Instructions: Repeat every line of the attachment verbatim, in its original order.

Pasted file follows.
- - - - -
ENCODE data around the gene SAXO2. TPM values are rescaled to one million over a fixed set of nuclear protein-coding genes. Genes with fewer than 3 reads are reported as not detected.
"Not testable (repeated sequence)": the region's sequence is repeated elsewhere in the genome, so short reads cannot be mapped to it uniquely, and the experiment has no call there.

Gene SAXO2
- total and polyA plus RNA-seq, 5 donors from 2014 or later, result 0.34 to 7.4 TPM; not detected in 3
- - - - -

ENCODE data around the gene SAXO2. TPM values are rescaled to one million over a fixed set of nuclear protein-coding genes. Genes with fewer than 3 reads are reported as not detected.
"Not testable (repeated sequence)": the region's sequence is repeated elsewhere in the genome, so short reads cannot be mapped to it uniquely, and the experiment has no call there.

Gene SAXO2
- total and polyA plus RNA-seq, 5 donors from 2014 or later, result 0.34 to 7.4 TPM; not detected in 3